Chefs, in particular, use their story making skills in numerous ways. Most significantly, a restaurant menu is a compendium of stories that depict a chef’s career and the impact that food and specific dishes have had on his or her life. Sometimes this is made obvious through a theme or stated philosophy, but even when this is not the case, the menu will reflect a chef’s comfort level with certain preparations and the stories behind them.


In a more obvious way, cooks and chefs accumulate stories of the kitchen (the good, the bad, and the ugly) over a period of years, and are always willing to share them with others. The longer that a cook spends in professional kitchens, the better he or she becomes at telling, and sometimes exaggerating these stories. It is these stories that serve to attract others to careers in the kitchen and fascinate those who dream about what it must be like to cook for a living.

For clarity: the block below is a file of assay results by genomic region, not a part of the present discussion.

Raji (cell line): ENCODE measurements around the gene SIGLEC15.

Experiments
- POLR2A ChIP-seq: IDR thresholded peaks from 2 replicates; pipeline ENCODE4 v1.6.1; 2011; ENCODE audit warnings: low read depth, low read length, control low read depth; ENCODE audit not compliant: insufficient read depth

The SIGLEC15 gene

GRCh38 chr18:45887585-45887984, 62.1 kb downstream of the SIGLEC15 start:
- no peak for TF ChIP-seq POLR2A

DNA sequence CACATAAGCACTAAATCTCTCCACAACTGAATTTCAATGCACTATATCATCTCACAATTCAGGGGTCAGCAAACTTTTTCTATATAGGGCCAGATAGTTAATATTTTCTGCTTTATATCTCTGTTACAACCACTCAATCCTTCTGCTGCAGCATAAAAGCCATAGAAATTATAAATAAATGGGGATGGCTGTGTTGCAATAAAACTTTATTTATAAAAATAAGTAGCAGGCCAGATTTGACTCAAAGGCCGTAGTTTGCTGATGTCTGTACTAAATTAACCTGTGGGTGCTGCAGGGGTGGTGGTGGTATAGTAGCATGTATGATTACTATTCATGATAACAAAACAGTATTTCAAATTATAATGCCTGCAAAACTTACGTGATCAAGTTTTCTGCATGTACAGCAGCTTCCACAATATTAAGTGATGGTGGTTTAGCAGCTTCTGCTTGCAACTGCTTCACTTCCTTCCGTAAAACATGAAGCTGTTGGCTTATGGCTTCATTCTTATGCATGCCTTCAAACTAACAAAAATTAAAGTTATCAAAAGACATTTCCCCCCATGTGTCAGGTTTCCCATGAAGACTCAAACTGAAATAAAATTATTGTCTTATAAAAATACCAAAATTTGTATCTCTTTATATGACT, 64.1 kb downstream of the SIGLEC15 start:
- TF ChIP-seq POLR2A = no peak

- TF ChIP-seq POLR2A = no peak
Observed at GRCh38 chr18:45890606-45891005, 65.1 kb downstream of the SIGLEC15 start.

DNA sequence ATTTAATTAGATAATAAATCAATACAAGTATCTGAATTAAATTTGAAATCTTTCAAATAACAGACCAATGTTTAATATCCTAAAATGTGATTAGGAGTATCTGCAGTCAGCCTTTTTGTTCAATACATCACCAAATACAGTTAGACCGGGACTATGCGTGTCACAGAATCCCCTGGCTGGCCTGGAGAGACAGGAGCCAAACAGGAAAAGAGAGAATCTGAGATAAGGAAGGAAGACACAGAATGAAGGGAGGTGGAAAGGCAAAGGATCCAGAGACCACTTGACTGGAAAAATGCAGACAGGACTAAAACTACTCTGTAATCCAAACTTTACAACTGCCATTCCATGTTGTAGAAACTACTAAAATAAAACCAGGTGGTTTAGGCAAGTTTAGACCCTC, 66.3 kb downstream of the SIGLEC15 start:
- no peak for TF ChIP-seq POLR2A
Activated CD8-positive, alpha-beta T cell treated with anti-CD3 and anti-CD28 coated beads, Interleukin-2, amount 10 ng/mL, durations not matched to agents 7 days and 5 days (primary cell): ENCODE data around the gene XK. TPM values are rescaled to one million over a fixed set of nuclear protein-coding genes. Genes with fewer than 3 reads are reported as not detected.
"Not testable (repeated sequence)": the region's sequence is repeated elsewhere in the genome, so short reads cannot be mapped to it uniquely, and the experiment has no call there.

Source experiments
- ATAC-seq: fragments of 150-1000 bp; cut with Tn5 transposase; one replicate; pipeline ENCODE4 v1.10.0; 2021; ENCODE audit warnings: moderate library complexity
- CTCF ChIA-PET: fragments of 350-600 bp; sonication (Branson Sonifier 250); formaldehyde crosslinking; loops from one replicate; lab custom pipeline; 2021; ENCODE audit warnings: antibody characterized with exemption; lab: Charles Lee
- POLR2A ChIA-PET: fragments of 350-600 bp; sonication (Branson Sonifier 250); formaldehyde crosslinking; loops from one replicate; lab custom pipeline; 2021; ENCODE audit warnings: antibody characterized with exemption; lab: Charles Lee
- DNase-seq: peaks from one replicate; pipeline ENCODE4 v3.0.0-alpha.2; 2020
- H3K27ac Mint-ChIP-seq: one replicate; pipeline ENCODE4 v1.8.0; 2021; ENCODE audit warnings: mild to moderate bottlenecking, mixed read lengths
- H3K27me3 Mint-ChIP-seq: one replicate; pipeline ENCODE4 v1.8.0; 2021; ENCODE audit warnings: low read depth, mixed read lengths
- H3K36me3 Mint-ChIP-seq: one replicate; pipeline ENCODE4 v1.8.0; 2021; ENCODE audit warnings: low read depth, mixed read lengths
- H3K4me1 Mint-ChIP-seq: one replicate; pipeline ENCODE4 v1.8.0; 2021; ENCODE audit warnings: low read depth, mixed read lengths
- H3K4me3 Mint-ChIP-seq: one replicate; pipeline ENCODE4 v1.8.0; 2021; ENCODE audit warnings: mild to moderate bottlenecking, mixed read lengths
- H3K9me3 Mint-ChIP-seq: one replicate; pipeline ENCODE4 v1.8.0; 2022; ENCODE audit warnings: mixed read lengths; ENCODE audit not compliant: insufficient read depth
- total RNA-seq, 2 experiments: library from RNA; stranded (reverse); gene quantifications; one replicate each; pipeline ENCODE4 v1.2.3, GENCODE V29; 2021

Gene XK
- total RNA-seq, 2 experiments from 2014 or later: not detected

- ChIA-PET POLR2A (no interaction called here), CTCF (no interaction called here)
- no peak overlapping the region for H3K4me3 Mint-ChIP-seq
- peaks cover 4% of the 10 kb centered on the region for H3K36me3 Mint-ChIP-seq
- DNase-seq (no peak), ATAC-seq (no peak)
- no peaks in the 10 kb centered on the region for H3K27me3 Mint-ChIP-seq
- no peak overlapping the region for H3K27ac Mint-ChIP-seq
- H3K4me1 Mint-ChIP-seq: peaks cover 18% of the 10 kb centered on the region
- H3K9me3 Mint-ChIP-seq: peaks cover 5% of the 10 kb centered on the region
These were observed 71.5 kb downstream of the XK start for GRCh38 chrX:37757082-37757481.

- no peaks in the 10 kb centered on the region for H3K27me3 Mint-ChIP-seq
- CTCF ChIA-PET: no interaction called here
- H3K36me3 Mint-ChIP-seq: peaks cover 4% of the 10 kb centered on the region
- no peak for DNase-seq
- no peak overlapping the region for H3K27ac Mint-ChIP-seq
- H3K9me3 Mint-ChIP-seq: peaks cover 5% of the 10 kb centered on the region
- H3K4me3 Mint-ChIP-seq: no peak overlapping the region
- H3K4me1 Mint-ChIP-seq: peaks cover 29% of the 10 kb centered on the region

Above all else – cooks are proud of what they do, what they are capable of, the people with whom they work, and the impact that they have on others. It is the chef’s greatest pleasure to point this out, shake hands with his or her team, hug those who give it all every day, and celebrate this pride every day with some of the best, most talented people anyone could know.


**This type of person is valuable, appreciated, respected, and on the road to success. BE THIS KIND OF COOK and watch how many doors open and how many opportunities come your way.



  1. ^ wonderful post (

Cool Down This Summer ... With a Meat Popsicle